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Sean Parker's Airtime weathers early turbulence

Speaking with AllThingsD, Parker discusses some of the hurdles his video chat site has faced since its launch, including executive departures and weak user numbers.

Shara Tibken Former managing editor
Shara Tibken was a managing editor at CNET News, overseeing a team covering tech policy, EU tech, mobile and the digital divide. She previously covered mobile as a senior reporter at CNET and also wrote for Dow Jones Newswires and The Wall Street Journal. Shara is a native Midwesterner who still prefers "pop" over "soda."
Shara Tibken
2 min read
Airtime launched in June. Airtime

It may not come as a big surprise, but Sean Parker's Airtime isn't doing so well.

The amply funded video chat startup has faced a series of setbacks since its debut in June, including executive departures and weak uptake among users. So far, the site only has about 10,000 monthly active users. And the launch event itself, held in NYC, was a star-studded event hampered by glitches.

But Parker tells AllThingsD in an interview that the problems are all part of running a new company and Airtime will have new features that show big things are ahead for the site.

"We are iterating on our approach," Parker said, according to the AllThingsD report. "Airtime is finally getting around to some of the bigger ideas that got me interested in this project in the first place."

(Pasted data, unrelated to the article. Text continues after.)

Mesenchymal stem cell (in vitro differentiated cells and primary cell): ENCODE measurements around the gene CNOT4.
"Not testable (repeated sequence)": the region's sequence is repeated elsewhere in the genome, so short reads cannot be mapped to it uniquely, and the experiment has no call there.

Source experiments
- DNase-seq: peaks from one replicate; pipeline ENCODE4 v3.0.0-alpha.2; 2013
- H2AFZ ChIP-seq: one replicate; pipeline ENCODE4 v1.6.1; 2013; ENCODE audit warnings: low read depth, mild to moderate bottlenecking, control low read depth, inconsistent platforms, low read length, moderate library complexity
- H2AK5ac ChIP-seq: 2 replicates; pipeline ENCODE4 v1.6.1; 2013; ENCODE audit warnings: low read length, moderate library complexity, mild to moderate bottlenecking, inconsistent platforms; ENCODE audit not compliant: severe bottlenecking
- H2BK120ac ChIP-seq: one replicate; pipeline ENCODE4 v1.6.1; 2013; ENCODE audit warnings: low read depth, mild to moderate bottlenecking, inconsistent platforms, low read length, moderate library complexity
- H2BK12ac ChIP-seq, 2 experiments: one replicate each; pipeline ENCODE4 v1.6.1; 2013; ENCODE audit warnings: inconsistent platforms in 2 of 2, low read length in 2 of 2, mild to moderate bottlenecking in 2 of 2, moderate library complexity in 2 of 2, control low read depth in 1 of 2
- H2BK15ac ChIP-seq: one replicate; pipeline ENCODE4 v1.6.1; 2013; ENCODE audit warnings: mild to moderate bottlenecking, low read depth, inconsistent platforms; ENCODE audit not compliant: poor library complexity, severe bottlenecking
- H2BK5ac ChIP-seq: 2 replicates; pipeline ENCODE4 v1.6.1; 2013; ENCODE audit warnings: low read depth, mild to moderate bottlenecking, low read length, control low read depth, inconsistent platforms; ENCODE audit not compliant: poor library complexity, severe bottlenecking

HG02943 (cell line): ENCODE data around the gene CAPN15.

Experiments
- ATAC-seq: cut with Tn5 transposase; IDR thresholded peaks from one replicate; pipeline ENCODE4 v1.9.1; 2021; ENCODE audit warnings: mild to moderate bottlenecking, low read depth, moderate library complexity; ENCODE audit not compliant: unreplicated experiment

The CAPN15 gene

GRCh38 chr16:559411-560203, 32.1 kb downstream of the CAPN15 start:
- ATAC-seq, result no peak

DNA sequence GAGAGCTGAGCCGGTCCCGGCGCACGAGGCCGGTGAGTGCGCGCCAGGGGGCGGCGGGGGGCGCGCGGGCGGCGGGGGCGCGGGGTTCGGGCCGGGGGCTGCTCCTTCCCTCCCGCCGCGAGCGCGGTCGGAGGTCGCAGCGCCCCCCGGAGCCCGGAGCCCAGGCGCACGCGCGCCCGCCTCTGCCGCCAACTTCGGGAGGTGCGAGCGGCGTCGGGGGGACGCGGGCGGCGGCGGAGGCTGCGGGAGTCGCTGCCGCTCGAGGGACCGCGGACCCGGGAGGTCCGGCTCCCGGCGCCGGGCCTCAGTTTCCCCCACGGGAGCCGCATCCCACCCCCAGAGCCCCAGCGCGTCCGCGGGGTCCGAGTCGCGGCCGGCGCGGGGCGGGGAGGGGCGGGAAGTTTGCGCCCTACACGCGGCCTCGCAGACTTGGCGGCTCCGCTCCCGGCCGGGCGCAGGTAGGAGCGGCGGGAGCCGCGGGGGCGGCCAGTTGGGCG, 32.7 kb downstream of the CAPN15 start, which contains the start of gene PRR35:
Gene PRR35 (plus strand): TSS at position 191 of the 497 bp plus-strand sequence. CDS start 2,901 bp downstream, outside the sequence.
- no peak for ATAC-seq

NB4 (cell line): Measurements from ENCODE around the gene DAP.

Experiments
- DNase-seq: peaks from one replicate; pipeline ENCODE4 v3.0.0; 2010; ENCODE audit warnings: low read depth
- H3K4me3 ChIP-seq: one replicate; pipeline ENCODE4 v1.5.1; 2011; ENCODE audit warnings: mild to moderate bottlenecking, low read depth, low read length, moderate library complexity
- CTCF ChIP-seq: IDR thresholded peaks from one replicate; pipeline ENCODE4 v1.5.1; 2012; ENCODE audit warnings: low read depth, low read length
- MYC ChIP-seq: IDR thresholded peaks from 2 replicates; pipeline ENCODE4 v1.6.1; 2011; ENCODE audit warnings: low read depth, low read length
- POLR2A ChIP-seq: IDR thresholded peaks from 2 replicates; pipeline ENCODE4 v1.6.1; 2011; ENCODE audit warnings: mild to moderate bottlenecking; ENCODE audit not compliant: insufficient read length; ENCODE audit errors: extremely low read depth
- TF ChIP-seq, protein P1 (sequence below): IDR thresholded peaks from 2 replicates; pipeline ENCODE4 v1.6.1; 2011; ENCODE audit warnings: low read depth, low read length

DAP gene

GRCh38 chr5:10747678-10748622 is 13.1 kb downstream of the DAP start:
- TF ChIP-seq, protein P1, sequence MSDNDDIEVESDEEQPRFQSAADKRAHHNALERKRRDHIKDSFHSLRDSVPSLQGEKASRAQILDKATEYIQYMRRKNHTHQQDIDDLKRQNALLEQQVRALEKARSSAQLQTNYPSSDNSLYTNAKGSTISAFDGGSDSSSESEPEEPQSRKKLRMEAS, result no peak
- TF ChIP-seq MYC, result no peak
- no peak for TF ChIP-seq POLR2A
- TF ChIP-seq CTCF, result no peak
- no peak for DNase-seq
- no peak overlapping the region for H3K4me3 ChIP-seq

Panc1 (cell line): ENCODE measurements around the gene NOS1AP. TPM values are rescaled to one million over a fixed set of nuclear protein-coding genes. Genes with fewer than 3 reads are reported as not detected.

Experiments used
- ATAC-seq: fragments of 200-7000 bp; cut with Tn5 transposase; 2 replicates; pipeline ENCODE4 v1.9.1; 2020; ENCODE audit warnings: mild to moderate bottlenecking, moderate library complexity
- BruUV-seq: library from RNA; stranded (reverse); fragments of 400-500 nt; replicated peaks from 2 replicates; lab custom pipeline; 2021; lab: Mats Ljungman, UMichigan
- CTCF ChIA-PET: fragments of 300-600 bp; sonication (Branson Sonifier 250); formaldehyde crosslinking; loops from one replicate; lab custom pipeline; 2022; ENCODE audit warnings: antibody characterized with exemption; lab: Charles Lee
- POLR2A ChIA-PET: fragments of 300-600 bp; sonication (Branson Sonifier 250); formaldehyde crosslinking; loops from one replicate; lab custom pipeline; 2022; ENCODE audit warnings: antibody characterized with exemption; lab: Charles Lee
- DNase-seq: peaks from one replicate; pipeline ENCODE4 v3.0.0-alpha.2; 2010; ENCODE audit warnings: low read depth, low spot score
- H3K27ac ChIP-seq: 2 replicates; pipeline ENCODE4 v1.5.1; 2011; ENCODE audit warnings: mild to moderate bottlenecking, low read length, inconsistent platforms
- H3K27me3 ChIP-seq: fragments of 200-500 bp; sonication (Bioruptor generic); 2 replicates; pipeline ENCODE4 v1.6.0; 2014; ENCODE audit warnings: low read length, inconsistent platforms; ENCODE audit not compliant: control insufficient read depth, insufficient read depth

Among the new features is "Reactions," an option that will allow users to post Webcam videos of themselves watching Internet videos, the report said. The offering, which launches later this week, lets friends sync up while watching the original video, so the viewers can see each other responding to what's happening on screen, like a team kicking a winning goal.

Still, Airtime's hurdles are pretty significant.

Eric Feng, who joined Airtime after it purchased his company, Erly, in March, will be leaving the company soon. He's credited with bringing in his own team to overhaul the site, and there are worries the product team will leave with him, according to AllThingsD.

And Shawn Fanning, Parker's Napster co-founder, no longer has a day-to-day role at Airtime. He served as CEO of the startup while Parker was focusing on Spotify. Fanning's lesser role raises concerns about Parker's leadership, AllThingD said, as Parker has typically done well when working alongside a "visionary entrepreneur," such as Facebook's Mark Zuckerberg.

In addition, Parker already has a busy schedule outside Airtime, serving on six company boards, among other roles.

But he maintains that Airtime, which Parker now describes as a next-generation Skype, will be "transforming communications."

"It's only 12 weeks from launch," he said. "I've only been running the company since March."